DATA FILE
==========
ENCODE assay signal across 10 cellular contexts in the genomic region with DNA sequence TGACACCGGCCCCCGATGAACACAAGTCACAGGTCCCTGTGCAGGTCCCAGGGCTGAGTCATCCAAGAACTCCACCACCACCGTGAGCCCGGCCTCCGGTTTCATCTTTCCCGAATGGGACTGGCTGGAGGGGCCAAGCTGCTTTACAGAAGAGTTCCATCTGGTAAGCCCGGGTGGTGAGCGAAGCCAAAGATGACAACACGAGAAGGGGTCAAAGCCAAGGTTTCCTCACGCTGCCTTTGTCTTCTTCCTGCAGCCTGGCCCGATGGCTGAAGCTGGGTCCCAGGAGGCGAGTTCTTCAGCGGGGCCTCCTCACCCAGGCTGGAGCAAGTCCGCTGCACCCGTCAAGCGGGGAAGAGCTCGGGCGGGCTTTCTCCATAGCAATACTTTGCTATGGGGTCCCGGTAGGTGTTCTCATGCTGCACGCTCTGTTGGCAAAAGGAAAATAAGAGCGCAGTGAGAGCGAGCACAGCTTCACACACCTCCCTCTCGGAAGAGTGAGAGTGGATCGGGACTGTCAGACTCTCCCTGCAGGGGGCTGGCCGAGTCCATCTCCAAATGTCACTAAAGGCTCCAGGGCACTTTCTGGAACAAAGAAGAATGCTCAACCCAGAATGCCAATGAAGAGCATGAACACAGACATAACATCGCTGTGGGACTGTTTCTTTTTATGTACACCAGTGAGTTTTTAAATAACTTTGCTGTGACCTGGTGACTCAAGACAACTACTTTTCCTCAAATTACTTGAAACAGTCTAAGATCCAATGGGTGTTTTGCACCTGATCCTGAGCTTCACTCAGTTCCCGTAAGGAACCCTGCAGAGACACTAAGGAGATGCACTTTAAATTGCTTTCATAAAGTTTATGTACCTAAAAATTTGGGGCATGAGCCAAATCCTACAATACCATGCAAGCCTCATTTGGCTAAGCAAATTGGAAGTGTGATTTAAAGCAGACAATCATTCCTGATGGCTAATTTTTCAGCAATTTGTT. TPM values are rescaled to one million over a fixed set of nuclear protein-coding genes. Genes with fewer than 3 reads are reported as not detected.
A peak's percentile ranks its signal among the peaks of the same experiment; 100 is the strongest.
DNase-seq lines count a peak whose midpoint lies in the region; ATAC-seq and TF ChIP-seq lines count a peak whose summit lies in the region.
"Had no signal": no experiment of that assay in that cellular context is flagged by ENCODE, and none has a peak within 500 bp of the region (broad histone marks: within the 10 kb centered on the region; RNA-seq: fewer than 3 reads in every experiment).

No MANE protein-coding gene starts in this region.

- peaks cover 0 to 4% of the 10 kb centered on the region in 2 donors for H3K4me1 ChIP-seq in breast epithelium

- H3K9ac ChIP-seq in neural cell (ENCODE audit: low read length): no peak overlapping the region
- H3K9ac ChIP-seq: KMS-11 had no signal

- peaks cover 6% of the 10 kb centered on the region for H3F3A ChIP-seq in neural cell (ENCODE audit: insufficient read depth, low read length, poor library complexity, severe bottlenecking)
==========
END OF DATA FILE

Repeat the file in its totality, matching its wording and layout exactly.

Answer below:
ENCODE assay signal across 10 cellular contexts in the genomic region with DNA sequence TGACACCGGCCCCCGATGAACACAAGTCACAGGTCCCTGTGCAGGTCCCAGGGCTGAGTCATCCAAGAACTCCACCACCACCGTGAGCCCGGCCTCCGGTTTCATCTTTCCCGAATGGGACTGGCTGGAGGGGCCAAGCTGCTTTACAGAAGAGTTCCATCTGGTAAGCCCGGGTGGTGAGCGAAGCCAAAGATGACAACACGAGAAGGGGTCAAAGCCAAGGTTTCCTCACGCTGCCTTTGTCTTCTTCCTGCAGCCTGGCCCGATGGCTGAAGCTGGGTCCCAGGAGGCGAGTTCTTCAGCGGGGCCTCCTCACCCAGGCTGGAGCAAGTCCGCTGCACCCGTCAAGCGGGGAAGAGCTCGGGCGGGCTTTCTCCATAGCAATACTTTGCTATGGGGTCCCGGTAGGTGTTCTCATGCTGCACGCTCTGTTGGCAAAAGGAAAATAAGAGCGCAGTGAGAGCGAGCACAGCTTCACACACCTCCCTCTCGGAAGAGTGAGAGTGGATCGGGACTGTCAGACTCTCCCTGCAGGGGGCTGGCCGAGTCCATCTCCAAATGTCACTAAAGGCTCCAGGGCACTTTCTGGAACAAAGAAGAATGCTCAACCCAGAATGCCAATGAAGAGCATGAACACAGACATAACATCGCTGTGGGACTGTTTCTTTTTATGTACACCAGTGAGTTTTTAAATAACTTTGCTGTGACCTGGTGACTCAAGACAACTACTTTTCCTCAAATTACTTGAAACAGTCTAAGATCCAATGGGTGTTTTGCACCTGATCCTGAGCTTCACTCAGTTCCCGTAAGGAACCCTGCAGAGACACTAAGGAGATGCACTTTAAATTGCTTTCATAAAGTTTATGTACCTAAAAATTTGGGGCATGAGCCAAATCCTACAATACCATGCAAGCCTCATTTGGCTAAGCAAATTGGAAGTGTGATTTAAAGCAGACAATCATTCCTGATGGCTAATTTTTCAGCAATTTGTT. TPM values are rescaled to one million over a fixed set of nuclear protein-coding genes. Genes with fewer than 3 reads are reported as not detected.
A peak's percentile ranks its signal among the peaks of the same experiment; 100 is the strongest.
DNase-seq lines count a peak whose midpoint lies in the region; ATAC-seq and TF ChIP-seq lines count a peak whose summit lies in the region.
"Had no signal": no experiment of that assay in that cellular context is flagged by ENCODE, and none has a peak within 500 bp of the region (broad histone marks: within the 10 kb centered on the region; RNA-seq: fewer than 3 reads in every experiment).

No MANE protein-coding gene starts in this region.

- peaks cover 0 to 4% of the 10 kb centered on the region in 2 donors for H3K4me1 ChIP-seq in breast epithelium

- H3K9ac ChIP-seq in neural cell (ENCODE audit: low read length): no peak overlapping the region
- H3K9ac ChIP-seq: KMS-11 had no signal

- peaks cover 6% of the 10 kb centered on the region for H3F3A ChIP-seq in neural cell (ENCODE audit: insufficient read depth, low read length, poor library complexity, severe bottlenecking)